EDINBURGH Most of the meetings were held in the Waverley Hall. Prejudice now gave place to confidence, and fruits began to appear. Among the first fruits, and the last also, were conversions, although the main point was to have Christians learn how to abide in Christ, and be filled with the Spirit. The meetings grew daily, and great grace was upon them all.
Queen Street Hall, seating 2,500, was secured for the Sabbath, and filled to the full; and when the time came for the final meeting on Tuesday evening, the hall was filled an hour in advance, and the meeting commenced before the appointed time. This was a service for giving glory to God for what He had wrought during the week. Some hundreds rose to bear testimony, and many who had not before ventured wholly upon Christ, did so in these closing moments. The ladies' meetings, held in the afternoon, were also crowned with blessing. The Lord broke down prejudice in a very simple way—in pushing me by His Spirit at the commencement of the first meeting, to repeat Curiosity had brought many together, so that the hall was packed. Some had said that we were setters forth of strange doctrine, such as professing sinless perfection, etc. But alt this opposition was overruled. Why I felt impelled to repeat this prayer, I did not understand, for I had never opened a meeting in this way ; but it afterwards appeared that, among other charges brought against us, was that of never saying the Lord's Prayer, and the reason assigned was that we could not use that sentence, "Forgive us our trespasses." People said we thought ourselves free from sin, and could never ask to be forgiven anything. It was delightful, however, after the meeting, to see the loving-kindness with which these honest-minded Christians greeted me. Six, one after the other, asked who had been telling me that it was reported about us, that we could not say the Lord's Prayer. And when they heard that not a word had been said about it to either Mr Boardman or me, they felt it was surely the Lord Himself who had put it into my heart to begin the meeting in this way, and thus to remove prejudice, before commencing to tell out the story of Jesus, our glorious Deliverer. In this simple way were these dear people of God disarmed of their prejudice, and they were prepared to receive the truth and to listen to the simple experience of what it is to come into resurrection life in Christ Jesus.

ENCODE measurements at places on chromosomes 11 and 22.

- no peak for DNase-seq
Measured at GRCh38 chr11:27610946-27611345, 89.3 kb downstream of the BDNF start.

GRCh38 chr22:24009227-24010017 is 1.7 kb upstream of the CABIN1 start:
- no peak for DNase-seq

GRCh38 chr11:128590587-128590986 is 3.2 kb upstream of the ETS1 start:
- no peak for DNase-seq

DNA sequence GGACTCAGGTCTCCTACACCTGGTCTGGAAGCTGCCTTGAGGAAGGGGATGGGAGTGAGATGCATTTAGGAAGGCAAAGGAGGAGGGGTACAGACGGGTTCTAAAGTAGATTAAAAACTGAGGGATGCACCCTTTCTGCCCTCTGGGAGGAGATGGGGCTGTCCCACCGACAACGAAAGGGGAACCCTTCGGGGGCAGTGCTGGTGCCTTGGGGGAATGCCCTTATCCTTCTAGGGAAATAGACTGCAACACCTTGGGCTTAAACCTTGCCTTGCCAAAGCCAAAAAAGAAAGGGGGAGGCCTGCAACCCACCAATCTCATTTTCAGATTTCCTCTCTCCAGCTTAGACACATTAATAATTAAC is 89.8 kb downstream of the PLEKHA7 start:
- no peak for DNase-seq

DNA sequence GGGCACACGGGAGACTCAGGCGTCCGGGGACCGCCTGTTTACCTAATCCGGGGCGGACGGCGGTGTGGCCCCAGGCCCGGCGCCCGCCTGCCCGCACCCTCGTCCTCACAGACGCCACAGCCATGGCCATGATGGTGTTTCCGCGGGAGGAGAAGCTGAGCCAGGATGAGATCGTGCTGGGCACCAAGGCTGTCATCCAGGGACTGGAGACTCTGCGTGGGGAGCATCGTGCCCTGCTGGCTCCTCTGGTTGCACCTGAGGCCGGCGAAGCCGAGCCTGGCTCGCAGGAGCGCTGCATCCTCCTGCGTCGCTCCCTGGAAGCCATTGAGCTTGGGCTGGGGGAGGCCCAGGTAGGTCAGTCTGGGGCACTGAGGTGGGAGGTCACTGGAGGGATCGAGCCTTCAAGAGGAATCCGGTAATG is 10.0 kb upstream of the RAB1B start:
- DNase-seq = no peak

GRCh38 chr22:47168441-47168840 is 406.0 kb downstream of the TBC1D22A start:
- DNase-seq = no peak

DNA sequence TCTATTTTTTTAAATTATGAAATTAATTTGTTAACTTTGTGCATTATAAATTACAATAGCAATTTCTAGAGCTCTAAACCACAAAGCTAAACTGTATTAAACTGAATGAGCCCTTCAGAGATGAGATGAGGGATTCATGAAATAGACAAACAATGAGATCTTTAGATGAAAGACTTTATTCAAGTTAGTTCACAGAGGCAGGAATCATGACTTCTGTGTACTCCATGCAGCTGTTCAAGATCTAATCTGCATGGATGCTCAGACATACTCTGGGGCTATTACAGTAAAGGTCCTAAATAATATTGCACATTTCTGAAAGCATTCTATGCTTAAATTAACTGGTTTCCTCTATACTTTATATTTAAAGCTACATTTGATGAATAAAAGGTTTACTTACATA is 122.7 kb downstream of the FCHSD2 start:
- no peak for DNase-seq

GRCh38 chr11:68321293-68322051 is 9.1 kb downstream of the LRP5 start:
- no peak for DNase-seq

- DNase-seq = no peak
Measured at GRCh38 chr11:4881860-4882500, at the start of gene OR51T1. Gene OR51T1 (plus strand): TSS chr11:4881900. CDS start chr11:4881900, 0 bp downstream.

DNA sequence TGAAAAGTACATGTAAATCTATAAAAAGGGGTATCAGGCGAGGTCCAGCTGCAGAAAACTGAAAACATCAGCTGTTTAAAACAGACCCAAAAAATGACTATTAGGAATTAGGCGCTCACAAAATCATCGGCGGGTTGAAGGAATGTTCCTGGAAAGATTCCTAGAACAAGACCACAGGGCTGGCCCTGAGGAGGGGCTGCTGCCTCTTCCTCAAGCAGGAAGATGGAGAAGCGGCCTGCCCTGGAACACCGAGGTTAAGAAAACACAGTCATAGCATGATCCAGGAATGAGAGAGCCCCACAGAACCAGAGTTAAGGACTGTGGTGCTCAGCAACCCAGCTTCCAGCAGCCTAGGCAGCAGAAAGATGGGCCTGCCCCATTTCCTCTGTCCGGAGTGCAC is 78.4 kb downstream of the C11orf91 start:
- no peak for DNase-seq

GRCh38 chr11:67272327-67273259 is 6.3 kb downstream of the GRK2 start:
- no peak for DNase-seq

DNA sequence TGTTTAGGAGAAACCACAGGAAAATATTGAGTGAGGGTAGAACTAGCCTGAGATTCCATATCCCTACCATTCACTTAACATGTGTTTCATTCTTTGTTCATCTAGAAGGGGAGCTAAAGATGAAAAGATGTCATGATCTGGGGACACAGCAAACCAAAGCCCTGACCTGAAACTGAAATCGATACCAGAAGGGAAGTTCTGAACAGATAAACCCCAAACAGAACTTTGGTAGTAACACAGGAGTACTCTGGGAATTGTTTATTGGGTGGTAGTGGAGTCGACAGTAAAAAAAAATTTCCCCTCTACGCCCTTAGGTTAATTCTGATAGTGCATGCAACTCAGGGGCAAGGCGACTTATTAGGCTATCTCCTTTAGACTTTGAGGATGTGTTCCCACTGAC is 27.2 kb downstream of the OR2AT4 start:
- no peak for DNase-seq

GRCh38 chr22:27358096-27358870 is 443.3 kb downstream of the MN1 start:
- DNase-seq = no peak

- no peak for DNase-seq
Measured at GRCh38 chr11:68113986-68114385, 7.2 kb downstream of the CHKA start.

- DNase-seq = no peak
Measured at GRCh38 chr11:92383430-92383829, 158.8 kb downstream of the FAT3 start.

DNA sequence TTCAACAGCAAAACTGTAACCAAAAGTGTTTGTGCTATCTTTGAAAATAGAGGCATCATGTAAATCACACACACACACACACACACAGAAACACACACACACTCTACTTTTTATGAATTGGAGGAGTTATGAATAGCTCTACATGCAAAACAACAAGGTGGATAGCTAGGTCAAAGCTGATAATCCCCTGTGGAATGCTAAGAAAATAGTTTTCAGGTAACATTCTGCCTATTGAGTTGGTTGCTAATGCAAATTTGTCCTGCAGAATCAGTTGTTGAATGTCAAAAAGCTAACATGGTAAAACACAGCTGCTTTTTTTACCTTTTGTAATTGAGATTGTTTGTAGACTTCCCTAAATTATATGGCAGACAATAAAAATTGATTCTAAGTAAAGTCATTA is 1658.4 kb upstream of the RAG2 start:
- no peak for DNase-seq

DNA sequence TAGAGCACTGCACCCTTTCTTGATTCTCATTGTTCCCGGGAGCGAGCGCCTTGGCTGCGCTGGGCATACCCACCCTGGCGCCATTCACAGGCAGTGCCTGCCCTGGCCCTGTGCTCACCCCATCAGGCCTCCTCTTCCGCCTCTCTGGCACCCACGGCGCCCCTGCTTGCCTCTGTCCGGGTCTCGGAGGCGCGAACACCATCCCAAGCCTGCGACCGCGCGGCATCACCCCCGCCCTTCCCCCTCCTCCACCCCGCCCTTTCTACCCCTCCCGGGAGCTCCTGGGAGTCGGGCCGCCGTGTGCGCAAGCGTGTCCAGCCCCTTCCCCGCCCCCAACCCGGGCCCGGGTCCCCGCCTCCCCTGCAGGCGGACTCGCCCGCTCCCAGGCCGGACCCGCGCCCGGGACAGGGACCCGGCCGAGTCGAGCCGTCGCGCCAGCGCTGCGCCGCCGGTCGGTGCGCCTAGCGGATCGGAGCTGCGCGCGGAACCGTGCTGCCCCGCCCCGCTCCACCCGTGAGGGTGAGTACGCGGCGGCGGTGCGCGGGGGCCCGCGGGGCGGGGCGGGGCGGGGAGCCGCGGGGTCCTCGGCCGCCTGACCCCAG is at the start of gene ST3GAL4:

From 'Life and Labours of William Boardman' by his wife.